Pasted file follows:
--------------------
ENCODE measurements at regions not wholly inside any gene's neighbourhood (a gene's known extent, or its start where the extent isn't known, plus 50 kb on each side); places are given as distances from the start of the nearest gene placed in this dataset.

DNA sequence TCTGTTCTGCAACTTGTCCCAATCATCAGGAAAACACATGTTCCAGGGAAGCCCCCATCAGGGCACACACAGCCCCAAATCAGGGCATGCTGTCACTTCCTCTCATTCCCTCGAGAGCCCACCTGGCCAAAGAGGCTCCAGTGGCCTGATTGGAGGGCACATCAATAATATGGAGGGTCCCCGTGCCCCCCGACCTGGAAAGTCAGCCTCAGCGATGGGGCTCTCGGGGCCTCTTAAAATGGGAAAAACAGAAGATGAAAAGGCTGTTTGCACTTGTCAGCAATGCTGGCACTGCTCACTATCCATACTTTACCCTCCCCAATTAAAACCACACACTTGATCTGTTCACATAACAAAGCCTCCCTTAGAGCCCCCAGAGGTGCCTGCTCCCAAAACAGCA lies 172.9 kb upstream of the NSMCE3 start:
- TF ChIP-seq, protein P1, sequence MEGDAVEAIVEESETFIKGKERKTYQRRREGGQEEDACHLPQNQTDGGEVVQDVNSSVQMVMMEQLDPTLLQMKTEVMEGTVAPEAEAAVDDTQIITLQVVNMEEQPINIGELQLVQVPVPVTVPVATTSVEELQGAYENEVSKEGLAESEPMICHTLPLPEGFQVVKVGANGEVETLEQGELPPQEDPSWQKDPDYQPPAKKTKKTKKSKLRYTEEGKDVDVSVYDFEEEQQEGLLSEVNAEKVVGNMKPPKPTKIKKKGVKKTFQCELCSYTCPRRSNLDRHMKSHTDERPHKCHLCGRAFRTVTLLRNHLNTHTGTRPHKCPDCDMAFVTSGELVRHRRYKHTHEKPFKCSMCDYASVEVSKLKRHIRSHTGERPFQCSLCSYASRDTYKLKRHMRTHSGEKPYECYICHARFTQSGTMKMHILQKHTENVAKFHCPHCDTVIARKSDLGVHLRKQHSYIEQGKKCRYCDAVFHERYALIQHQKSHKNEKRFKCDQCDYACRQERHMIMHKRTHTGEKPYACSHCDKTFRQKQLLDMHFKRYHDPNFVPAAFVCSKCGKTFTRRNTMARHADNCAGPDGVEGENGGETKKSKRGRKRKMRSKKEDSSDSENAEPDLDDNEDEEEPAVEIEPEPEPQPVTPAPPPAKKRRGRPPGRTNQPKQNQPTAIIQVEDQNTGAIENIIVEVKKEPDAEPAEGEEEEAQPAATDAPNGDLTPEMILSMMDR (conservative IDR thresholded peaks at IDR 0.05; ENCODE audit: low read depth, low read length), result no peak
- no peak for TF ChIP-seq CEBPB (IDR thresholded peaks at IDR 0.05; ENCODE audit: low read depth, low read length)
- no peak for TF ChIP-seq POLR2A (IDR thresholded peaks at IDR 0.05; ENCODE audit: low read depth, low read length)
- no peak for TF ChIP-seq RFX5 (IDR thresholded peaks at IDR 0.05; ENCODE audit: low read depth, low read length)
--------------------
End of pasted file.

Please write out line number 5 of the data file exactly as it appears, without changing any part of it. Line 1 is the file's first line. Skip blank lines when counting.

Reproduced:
- no peak for TF ChIP-seq POLR2A (IDR thresholded peaks at IDR 0.05; ENCODE audit: low read depth, low read length)